Proof: Let $\mathbb{F}$ be the field. Define $f : \mathbb{F}^C \mapsto \mathbb{F}^R$ by $f (x) = Ax$ Then A is an invertible matrix if and only if f is an invertible function.

The function f is invertible

• iff dim Ker f = 0 and dim $\mathbb{F}^C$ = dim $\mathbb{F}^R$
• iff nullity A = 0 and |C| = |R|.

nullity A = 0

• iff dim Null A = 0
• iff Null A = {0}
• iff the only vector x such that Ax = 0 is x = 0
• iff the columns of A are linearly independent

Example:

• $\begin{bmatrix}1 & 2 & 3 \\ 4 & 5 & 6\end{bmatrix}$ is not square and so cannot be invertible.
• $\begin{bmatrix}1 & 2 \\ 3 & 4 \end{bmatrix}$ is square and its columns are linearly independent so it is invertible.
• $\begin{bmatrix}\begin{array}{r|r|r}1 & 1 & 2 \\ 2 & 1 & 3 \\ 3 & 1 & 4 \end{array}\end{bmatrix}$ is square but its columns are not linearly independent so it is not invertible.

## Null Space

Null space of a matrix A (Written Null A) is: $$\{u : A * u = 0\}$$

## Nullity

The nullity of matrix A is the dimension of the Null Space written:

• dim Null A

## Type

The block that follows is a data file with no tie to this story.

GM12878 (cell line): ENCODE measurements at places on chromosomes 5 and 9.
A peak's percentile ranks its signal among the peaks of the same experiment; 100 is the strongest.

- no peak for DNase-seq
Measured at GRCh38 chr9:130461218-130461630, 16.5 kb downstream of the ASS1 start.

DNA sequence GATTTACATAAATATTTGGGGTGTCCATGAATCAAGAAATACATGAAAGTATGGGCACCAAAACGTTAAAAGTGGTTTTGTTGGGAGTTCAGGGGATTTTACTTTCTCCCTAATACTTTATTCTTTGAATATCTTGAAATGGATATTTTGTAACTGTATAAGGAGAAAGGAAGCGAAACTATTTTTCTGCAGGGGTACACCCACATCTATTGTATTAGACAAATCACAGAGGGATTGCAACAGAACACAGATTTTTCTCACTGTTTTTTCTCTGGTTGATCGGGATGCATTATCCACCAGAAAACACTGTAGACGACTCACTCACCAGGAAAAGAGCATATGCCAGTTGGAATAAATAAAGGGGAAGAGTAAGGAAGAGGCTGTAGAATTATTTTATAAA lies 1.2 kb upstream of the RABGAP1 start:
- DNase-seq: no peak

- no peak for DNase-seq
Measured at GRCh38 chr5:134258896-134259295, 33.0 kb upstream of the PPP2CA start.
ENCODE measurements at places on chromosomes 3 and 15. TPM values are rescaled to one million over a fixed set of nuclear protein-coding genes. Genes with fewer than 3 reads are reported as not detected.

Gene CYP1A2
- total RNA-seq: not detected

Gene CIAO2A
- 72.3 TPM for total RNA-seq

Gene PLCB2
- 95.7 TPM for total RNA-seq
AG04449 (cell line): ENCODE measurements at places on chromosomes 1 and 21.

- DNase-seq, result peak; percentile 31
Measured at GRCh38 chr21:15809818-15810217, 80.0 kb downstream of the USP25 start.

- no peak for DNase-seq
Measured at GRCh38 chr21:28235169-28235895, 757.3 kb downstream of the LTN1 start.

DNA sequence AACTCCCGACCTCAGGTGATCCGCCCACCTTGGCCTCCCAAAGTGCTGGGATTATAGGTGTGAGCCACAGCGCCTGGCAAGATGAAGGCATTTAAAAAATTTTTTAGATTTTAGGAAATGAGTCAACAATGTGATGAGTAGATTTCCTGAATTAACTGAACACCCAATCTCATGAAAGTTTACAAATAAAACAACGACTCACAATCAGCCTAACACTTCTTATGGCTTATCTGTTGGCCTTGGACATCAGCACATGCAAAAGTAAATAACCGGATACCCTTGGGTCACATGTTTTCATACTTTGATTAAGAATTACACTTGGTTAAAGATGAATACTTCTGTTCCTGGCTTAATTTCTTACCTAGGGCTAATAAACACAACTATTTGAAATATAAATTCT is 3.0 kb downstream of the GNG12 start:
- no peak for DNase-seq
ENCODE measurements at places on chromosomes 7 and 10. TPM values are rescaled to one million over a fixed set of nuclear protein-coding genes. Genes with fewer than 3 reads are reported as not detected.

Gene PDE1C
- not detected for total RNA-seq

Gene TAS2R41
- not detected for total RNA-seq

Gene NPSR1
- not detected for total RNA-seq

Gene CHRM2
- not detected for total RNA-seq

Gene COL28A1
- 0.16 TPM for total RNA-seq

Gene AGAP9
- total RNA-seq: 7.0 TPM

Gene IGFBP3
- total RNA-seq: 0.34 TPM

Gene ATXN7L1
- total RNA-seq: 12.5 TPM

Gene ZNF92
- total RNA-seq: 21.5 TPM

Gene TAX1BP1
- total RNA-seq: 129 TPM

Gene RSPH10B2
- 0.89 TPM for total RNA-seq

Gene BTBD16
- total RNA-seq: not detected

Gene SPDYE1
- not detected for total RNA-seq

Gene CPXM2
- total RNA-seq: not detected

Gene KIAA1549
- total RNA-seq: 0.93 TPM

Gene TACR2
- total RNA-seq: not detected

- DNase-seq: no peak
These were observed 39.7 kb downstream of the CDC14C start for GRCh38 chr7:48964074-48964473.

A vector can be:

### Identity

D x D identity matrix is the matrix $1_D$ such that $1_D [k, k] = 1 \text{ for all } k \in D$ and zero elsewhere.

Often letter I (for “identity”) is used instead of 1

$$\mathbf{I_n} = \begin{bmatrix} 1 & 0 & 0 & \dots & 0 \\\ 0 & 1 & 0 & \dots & 0 \\\ 0 & 0 & 1 & \dots & 0 \\\ \vdots & \vdots & \vdots & \ddots & \vdots \\\ 0 & 0 & 0 & \dots & 1 \end{bmatrix}$$

def identity(D): return Mat((D,D), {(k,k):1 for k in D})


### Diagonal

<WRAP left> $\begin{bmatrix} d_1 & & \\ & \ddots & \\ & & d_3 \end{bmatrix}$ </note> Let $d_1, \dots , d_n$ be real numbers. Let $f : \mathbb{R}^n \rightarrow \mathbb{R}^n$ be the function such that $f ([x_1, \dots , x_n]) = [d_1*x_1, \dots , d_n*x_n]$ .